[with object]
1Be positioned with the face or front toward (someone or something): he turned to face her
More example sentences
  • But if the same side of the Moon always faces Earth, there should be no lunar tides.
  • On the bungalow the porch faces the ocean.
  • Frankie sat facing the door that opened onto the back porch.
look out on, front on to, look toward, be facing, look over/across, overlook, give on to, be opposite (to)
1.1 [no object] Have the face or front pointing in a specified direction: the house faces due east
More example sentences
  • This building faces onto Blaxland road and Lane Cove road.
  • Although most rock shelters open on three sides, the Eagle Rock site faces north and is open on only one side.
  • A breakfast room, which has recently been added onto the kitchen, faces onto the courtyard through a French door.
1.2 [no object] (Of a soldier) turn in a particular direction: they immediately faced about
More example sentences
  • At the execution command "Face", the soldier swivels on his right heel and left toes, through a 90-degree (right) angle to his right.
  • For the movement Right Face, the preparatory command is "Right....", followed by the execution command "Face."
  • When Sarge barks, "About face!" he applies the same command to everyone in the platoon, and each soldier executes the command at the same time.
2Confront and deal with or accept: honesty forced her to face facts [no object]: the candidates choose not to face up to the pragmatic issues
More example sentences
  • I am delighted that Scotland on Sunday is forcing society to face up to the crisis in our schools.
  • We must not be afraid to face up to and express the cause and nature of those fears.
  • It has been an ordeal, but sometimes, we just have to face up to things, ya know?
accept, become reconciled to, get used to, become accustomed to, adjust to, acclimatize oneself to;
learn to live with, cope with, deal with, come to terms with, become resigned to
brave, face up to, encounter, meet, meet head-on, confront;
oppose, resist, withstand
2.1 (face someone/something down) Overcome someone or something by a show of determination: he faced down persistent hecklers at a noontime rally
More example sentences
  • Others criticise the police for wanting to ‘contain’ sectarian fans rather than face them down and arrest them wholesale.
  • Zacchaeus had the guts to face them down: ‘he stood his ground’ - but not on his dignity.
  • There are moments when I feel tired by this, and drained, but then I get up the following morning and decide I'm going to face these people down.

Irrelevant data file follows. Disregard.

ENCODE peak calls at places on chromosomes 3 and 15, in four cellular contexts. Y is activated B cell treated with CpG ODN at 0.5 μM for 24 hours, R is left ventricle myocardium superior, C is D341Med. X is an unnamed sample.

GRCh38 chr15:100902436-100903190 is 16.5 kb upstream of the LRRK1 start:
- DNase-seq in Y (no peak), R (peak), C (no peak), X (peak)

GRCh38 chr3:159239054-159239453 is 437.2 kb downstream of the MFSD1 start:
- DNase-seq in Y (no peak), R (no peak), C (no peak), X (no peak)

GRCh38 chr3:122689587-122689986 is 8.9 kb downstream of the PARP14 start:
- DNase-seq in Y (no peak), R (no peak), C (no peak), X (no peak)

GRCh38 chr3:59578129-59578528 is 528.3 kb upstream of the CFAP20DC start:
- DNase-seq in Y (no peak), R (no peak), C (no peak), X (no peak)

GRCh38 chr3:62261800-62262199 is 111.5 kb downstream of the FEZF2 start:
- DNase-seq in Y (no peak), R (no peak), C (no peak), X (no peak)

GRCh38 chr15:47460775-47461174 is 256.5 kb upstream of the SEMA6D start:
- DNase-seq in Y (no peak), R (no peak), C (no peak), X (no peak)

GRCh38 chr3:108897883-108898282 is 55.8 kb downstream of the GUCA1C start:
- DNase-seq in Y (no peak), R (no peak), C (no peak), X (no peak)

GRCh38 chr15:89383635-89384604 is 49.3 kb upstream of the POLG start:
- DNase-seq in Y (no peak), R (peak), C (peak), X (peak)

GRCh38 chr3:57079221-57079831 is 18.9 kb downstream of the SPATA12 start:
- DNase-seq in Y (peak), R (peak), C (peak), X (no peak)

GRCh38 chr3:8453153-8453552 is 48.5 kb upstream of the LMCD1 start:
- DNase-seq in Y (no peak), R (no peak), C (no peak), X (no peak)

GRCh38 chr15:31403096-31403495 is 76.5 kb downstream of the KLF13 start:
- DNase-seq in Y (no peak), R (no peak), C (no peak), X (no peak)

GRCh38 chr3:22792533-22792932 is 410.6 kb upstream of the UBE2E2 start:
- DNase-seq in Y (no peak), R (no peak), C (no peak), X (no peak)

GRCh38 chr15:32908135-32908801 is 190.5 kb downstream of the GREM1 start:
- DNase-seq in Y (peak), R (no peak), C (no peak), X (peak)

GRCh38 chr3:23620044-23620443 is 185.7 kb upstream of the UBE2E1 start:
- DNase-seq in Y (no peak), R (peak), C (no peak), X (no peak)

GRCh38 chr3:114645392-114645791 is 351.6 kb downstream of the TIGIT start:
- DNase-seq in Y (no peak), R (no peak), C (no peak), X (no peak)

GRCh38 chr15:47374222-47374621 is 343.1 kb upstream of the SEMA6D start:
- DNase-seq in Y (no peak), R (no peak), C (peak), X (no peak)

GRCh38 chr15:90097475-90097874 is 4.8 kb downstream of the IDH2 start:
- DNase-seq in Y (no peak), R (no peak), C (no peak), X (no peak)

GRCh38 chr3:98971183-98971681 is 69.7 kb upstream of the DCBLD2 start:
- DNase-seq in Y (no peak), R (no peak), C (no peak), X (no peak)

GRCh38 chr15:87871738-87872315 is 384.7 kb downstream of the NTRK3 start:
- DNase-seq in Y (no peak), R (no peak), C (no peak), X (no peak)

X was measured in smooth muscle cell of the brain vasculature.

2.2Have (a difficult event or situation) in prospect: each defendant faced a maximum sentence of 10 years
More example sentences
  • Judge Scott also warned that she could face up to four months in prison if she failed to complete the order.
  • If caught, pirate broadcasters face up to two years in jail and unlimited fines.
  • They will be sentenced next month and could face up to two years imprisonment for each vehicle.
be confronted by, be faced with, encounter, experience, come into contact with, come up against
2.3(Of a problem or difficult situation) present itself to and require action from (someone): if you were suddenly faced with an emergency, would you know how to cope?
More example sentences
  • Hence, humanity is faced with a different warfare that of spiritual and moral warfare.
  • That's the bottom line city councillors were faced with this week as they continued along the 2004 budget path.
  • In the past, novice readers who hoped to understand a classic text were faced with having to negotiate layers of annotation.
beset, worry, distress, trouble, bother, confront;
harass, oppress, vex, irritate, exasperate, strain, stress, tax;
torment, plague, blight, bedevil, curse
formal discommode
3 (usually be faced with) Cover the surface of (a thing) with a layer of a different material: the external basement walls were faced with granite slabs
More example sentences
  • Dining room and kitchen cabinets and drawers are faced with predominantly gray and blue laminate.
  • The pedestal or ground floor of the main building is faced with granite from Little Cottonwood Canyon.
  • If you turn off Tottenham Court Road onto Chenies Street you will see in front of you a building faced with a stone which reflects like a mirror on a sunny day.
cover, clad, veneer, overlay, surface, dress, put a facing on, laminate, coat, line



face down

With the face or surface turned toward the ground: he lay face down on his bed
More example sentences
  • He grinned, and lay face down on the ground, taking up nearly all the space in the room.
  • Landulf wept and lay face down on the ground until the emperor sent his proceres over to raise him up and bring him.
  • Lie face down on the ground, with your hands under your chin and your elbows tucked in close to your body.

face the music

Be confronted with the unpleasant consequences of one’s actions.
Example sentences
  • But unless you are in the top 50 then you have to face the music, and the music is that you're not in the tournament.
  • This is my fear - being confronted with my irresponsibility, facing the music of my selfishness, learning that I've been caught doing my most embarrassing action.
  • The main perpetrator has not been found and Shane is here facing the music.

the face of the earth